Over the 20 years to 2021, Hampden’s discretionary private client MAPAs have returned on average 24.7% on capital from underwriting before fees, expenses and tax. The MSCI World Index (measured in sterling) has returned an annual 9.38% in the same period. So when combined, the dual use of assets could have provided investors with a 34% gross return on capital over the two-decade period before fees, expenses and taxes.
With these sorts of returns, no wonder Warren Buffett became one of the richest people in the world by leveraging an insurance business and investment portfolio at Berkshire Hathaway. And there’s scope for investors to do the same with a Lloyd’s vehicle.
The Lloyd’s market has turned a corner
Despite the insurance market’s strengths, Lloyd’s and the rest of the sector have struggled in recent years. Following a period of low losses on catastrophes in the early 2010s, rates charged by underwriters fell as companies competed for business. Then a series of disasters occurred in 2017, inflicting huge losses, and the trend has continued. According to the Swiss Re Institute, since 2017 insurers and reinsurers have paid out $650 billion (in 2022 prices) for weather-related natural catastrophes claims. Annual losses of $25bn used to be the norm. Now, it’s $100bn. To begin with, reinsurers had to take these losses on the chin. Financial data provider S&P Global recorded an overall combined ratio for the sector of 103.7% in 2017.
However, the market has adjusted. Since 2018 property reinsurance rates in the US have jumped by nearly 100%, according to the Guy Carpenter Rate-On-Line Index. Meanwhile, rates charged by Lloyd’s underwriters have increased by 44.5% since 2018 across all classes of business. The pricing of these types of catastrophe-exposed property insurance can adjust quickly to changes in the loss environment as they are renewed annually.
According to John Francis, the Head of Research at Lloyd’s Members’ Agent Hampden, and the man responsible for the firm’s MAPA arrangements, successful insurance is “ultimately about pricing.” Insurance premiums must reflect the risk accurately. While it’s taken some time for the sector to adjust, “the [Lloyd’s] market has now adjusted to reflect the increased exposure from climate change.”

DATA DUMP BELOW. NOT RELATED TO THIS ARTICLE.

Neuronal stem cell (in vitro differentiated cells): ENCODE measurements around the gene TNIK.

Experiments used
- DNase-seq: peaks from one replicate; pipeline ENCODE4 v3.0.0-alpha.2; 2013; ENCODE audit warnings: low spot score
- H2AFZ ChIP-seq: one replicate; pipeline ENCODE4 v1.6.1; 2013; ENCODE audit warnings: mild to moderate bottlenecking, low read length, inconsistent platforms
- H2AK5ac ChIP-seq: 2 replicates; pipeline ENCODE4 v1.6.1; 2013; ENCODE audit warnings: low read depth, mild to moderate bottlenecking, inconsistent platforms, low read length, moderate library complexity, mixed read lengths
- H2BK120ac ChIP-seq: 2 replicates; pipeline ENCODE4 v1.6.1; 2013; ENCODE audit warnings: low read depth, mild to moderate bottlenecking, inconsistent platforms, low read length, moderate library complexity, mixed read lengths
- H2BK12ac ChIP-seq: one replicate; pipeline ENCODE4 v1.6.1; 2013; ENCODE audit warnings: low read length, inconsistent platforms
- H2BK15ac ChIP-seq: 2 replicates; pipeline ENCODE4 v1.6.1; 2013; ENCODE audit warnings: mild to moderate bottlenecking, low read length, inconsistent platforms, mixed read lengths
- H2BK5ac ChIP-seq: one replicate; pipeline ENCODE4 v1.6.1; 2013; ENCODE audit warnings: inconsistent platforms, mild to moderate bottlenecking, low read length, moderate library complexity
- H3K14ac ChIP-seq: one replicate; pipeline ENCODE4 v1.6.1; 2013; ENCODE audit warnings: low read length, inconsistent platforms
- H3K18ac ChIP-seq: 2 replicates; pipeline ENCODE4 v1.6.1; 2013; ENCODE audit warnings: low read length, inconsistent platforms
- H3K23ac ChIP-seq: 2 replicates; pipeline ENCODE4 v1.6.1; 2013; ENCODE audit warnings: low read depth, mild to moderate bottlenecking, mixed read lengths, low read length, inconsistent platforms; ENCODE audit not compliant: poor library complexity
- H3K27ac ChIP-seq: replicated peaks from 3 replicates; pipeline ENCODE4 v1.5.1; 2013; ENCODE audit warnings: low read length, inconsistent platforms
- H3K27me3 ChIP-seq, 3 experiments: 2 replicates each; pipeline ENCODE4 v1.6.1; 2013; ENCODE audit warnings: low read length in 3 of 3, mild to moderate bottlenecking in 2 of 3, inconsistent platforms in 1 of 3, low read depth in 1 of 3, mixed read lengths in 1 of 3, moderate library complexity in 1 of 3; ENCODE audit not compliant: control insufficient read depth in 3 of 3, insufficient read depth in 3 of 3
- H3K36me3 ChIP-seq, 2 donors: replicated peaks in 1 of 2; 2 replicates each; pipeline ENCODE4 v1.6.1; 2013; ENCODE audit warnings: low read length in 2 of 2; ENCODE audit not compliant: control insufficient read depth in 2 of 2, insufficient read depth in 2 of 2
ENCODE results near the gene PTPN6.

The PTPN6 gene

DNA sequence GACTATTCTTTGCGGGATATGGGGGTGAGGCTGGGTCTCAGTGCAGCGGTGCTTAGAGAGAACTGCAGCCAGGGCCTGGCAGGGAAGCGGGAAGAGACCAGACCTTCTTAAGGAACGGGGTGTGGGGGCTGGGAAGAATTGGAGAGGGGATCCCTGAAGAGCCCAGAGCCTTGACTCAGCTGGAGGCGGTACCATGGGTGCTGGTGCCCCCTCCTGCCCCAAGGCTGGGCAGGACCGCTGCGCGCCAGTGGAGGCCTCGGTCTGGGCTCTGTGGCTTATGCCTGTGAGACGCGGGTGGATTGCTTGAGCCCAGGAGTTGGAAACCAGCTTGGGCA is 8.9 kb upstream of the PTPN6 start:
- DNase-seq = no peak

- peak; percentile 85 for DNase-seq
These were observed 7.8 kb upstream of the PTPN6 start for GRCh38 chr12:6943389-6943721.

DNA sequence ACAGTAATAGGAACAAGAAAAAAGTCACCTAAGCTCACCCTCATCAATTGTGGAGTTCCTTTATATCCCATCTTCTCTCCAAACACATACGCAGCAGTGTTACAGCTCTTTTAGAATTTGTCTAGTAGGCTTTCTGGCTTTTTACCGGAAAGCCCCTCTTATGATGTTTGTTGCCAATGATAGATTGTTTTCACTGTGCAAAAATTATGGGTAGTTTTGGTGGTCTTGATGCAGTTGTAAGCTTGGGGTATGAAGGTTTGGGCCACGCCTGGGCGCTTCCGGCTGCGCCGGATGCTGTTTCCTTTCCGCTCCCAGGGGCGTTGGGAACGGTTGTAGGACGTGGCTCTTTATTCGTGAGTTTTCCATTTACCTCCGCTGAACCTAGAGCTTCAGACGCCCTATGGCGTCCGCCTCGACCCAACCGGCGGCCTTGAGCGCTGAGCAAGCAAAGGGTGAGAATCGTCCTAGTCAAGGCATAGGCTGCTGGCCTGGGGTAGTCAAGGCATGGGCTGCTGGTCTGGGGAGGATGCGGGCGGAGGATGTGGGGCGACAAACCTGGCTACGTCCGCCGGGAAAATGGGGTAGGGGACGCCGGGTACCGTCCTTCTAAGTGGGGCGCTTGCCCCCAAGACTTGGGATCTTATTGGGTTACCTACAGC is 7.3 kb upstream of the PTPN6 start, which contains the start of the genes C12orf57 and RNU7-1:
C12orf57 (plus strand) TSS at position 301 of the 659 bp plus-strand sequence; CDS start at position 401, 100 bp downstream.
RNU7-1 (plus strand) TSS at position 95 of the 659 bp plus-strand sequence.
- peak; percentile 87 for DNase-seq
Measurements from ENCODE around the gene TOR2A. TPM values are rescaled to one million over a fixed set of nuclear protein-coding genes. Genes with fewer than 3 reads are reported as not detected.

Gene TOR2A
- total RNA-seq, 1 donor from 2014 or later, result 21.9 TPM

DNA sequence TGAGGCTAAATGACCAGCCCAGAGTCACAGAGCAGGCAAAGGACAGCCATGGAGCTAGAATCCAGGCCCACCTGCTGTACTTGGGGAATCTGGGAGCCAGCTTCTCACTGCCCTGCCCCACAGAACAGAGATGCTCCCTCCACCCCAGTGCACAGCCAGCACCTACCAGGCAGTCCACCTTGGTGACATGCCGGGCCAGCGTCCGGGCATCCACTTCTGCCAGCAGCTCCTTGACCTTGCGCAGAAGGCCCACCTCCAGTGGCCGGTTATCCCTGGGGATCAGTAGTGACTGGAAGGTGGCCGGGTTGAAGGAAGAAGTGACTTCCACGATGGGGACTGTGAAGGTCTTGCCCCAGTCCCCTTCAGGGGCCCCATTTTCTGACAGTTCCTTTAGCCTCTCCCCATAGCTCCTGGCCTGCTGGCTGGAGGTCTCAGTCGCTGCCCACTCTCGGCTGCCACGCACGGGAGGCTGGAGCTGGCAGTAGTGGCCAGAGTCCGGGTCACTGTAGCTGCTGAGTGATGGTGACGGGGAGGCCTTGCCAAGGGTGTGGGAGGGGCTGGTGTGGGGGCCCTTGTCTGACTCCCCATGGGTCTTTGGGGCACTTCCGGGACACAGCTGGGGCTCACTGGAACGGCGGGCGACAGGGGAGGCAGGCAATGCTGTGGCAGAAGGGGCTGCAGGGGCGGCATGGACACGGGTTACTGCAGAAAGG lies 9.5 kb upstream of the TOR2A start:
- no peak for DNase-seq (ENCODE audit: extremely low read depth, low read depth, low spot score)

Swiss Re notes 2022 was the “third-costliest” year on record for the insurance industry with regard to natural disasters. Losses totalled $132bn overall, compared with a ten-year average of $91bn. The P&C industry as a whole saw its combined ratio spike above 100% again off the back of these losses (estimates put the figure between 102% and 106%), but Lloyd’s focus on its core markets is paying off.
It’s “all about managing exposure,” Francis says. Despite the global losses last year, Lloyd’s generated a combined ratio of 91.9% and a portfolio of high-quality syndicates selected by Hampden is forecast to generate a return on capital of 15.4%. This profit
shows that “a diversified portfolio of insurance risks was able to absorb catastrophe losses and still make a profit in 2022.”
Not only is this return attractive compared with the rest of the industry, but it also beats other asset classes. Asset management giant Vanguard notes that a traditional 60/40 global stock/bond portfolio lost 15.7% last year, the worst annual showing since 1937.
This environment of rising insurance and reinsurance rates, along with tightening terms and conditions (known as a hard market) is expected to endure as losses mount worldwide. The Lloyd’s market is uniquely positioned to take advantage by focusing on its core competencies. Private investors in the Lloyd’s market could earn handsome returns from this uncorrelated, tax-efficient and unique investment.
Rupert is the Deputy Digital Editor of MoneyWeek. He has been an active investor since leaving school and has always been fascinated by the world of business and investing.
His style has been heavily influenced by US investors Warren Buffett and Philip Carret. He is always looking for high-quality growth opportunities trading at a reasonable price, preferring cash generative businesses with strong balance sheets over blue-sky growth stocks.
Rupert was a freelance financial journalist for 10 years before moving to MoneyWeek, writing for several UK and international publications aimed at a range of readers, from the first timer to experienced high net wealth individuals and fund managers. During this time he had developed a deep understanding of the financial markets and the factors that influence them.
He has written for the Motley Fool, Gurufocus and ValueWalk among others. Rupert has also founded and managed several businesses, including New York-based hedge fund newsletter, Hidden Value Stocks, written over 20 ebooks and appeared as an expert commentator on the BBC World Service.
He has achieved the CFA UK Certificate in Investment Management, Chartered Institute for Securities & Investment Investment Advice Diploma and Chartered Institute for Securities & Investment Private Client Investment Advice & Management (PCIAM) qualification.